But why?

But why?

At ST6 we believe that great people build great products. But having great people is not enough, you need to build an environment which will allow those people to flourish. You need to nurture a strong culture that will reinforce your core values.

What can be more valuable than having your own meme generator that can be used to spread your ideas, behaviors, styles, or values within or outside of your organization. After all

"Every software organization should have its own meme generator".

... but please don't quote me on that on your next all-hands meeting.

Let's leave the cultural story for another blog post and focus on the technology. This was supposed to be a technical post.

We love React and as soon as Hooks were officially released we knew we want to try them out. We were keen to rewrite all our code with Hooks (without bringing any value to our customers) but eventually decided to used them in a fresh project of ours because we love sarcasm and bad jokes.

And that's how it came to be: Memes + Hooks = Awesomeness.

TL;DR If you want to generate your own memes go to https://st6.io/meme. The source code is at https://github.com/st6io/meme.

Bootstrapping the meme generator app

It's 2019 and if you are not using Create React App to bootstrap your next React app you are doing it wrong. Gone are the days when you have to spend weeks evaluating different starter kits, because none match your preferences. Create React App does all the configuration for you and comes with great defaults. With version 2 there is even less need to eject the tooling, because it comes with CSS modules, Sass and Babel macros support. Running

yarn create react-app meme

... and we are done.

After yarning the app with Create React App we are extending the setup with the following configurations.

Pinning the Node.js version

We want to pin the Node.js version in order to avoid hard to reproduce issues and ensure all two of us are using the same version of Node while working on the app. We are using .nvmrc (and nvm) that usually points to the latest LTS version of Node at the time of bootstrapping. Additional benefit of locking the version is that most popular CI providers do support it which yields that they will use the specified version of Node while running your CI pipeline.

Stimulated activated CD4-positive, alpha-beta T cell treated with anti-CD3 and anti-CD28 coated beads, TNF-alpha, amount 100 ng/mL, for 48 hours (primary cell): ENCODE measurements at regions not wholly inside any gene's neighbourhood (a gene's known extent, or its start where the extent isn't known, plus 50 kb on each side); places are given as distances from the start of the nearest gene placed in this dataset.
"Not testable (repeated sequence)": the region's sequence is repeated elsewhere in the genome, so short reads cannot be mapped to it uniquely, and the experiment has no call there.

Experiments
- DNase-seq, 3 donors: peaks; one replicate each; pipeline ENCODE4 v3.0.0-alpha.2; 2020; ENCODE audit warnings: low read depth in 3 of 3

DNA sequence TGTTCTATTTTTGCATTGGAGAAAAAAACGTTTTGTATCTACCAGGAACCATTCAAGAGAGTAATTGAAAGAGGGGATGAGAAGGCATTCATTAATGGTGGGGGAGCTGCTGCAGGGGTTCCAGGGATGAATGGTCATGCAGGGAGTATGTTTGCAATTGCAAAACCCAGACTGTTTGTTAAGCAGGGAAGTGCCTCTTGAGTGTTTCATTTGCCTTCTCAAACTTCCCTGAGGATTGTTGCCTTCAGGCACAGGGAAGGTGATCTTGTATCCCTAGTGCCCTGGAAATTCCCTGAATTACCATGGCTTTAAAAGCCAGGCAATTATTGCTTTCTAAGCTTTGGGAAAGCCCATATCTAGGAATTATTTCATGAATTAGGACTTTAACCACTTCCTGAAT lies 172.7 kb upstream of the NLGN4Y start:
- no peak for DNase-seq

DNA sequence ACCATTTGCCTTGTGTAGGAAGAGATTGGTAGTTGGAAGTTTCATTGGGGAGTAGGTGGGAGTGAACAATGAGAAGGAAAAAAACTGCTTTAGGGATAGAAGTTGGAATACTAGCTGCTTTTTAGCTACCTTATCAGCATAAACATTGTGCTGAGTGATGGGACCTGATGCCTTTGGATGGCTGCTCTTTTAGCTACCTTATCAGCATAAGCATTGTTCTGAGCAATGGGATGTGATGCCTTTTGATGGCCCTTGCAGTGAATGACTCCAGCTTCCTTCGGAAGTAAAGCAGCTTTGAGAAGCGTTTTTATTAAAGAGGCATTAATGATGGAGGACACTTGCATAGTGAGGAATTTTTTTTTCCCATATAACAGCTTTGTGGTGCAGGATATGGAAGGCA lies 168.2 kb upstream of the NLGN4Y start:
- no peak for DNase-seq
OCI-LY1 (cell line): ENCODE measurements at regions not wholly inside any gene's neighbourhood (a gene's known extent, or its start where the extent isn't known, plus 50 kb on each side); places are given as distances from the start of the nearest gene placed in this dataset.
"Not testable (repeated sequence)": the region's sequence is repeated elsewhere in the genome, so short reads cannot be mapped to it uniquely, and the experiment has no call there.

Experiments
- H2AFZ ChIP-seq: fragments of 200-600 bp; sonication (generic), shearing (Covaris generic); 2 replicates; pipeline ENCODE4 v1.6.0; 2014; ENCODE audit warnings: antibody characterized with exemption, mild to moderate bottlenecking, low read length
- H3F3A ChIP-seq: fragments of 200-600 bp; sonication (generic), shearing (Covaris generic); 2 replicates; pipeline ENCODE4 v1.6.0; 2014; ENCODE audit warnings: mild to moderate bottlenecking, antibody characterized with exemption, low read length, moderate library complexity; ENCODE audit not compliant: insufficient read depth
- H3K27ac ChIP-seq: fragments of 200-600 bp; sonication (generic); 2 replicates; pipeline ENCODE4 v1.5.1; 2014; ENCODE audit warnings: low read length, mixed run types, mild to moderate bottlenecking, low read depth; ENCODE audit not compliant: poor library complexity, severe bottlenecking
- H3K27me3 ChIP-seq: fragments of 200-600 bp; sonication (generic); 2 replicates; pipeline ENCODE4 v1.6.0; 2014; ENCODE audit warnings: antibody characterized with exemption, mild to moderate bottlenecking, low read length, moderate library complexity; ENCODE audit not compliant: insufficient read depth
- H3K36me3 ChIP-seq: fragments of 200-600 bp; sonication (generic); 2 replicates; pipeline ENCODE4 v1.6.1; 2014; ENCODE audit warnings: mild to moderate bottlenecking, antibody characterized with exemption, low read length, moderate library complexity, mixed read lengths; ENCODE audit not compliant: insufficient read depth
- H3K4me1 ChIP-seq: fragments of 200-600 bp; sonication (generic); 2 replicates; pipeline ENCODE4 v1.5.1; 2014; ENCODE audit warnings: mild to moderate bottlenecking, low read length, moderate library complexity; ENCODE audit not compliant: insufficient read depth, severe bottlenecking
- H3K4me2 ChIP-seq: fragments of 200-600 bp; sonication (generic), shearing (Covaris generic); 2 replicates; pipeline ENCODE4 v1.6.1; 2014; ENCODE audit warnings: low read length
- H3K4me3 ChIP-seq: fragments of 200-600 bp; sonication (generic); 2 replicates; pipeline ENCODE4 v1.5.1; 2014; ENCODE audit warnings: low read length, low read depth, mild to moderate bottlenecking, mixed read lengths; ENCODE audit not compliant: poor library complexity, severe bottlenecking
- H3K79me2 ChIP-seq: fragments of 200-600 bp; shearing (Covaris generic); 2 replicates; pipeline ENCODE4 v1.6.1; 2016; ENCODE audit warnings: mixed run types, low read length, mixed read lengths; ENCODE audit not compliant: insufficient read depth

Installing code formatting tools

We are huge fans of Prettier and install it in every project we work on. It allow us to focus on the problems we are trying to solve instead of debating over the visual esthetics of the code. After all we are not painting an impressionist art, but rather crafting solutions for real world problems like generating memes.

Prettier comes with great defaults but we like to tweak them in order to match our own preferences. There are a couple of ways you can configure prettier (it is using cosmicconfig) but in our case we want to keep it simple by just adding the following key in our package.json:

"prettier": {
  "singleQuote": true,
  "trailingComma": "all"
}

In addition to configuring our editors to support Prettier we also like to have a simple command that can be run in order to format the whole codebase. It is a one-liner that can be added to the scripts section:

"scripts": {
  ...
  "format": "prettier --write \"src/**/*.{js,json}\"",
  ...
},

Configuring linters

Create React App comes with ESLint support out of the box. The default configuration comes from the react-app package which has a good set of basic and accessibility rules defined. We would like to extend those with some React-specific rules recommended from eslint-plugin-react.

We better install the all new and fresh react-hooks ESLint plugin as we are going to be using React Hooks. Hopefully Create React App will include it by default because everyone is using hooks nowadays (mainly for demos or funny blog posts).

Here is the final linting configuration from our package.json:

"eslintConfig": {
  "extends": [
    "react-app",
    "plugin:react/recommended"
  ],
  "settings": {
    "react": {
      "version": "detect"
    }
  },
  "plugins": [
    "react-hooks"
  ],
  "rules": {
    "react-hooks/rules-of-hooks": "error",
    "react-hooks/exhaustive-deps": "error"
  }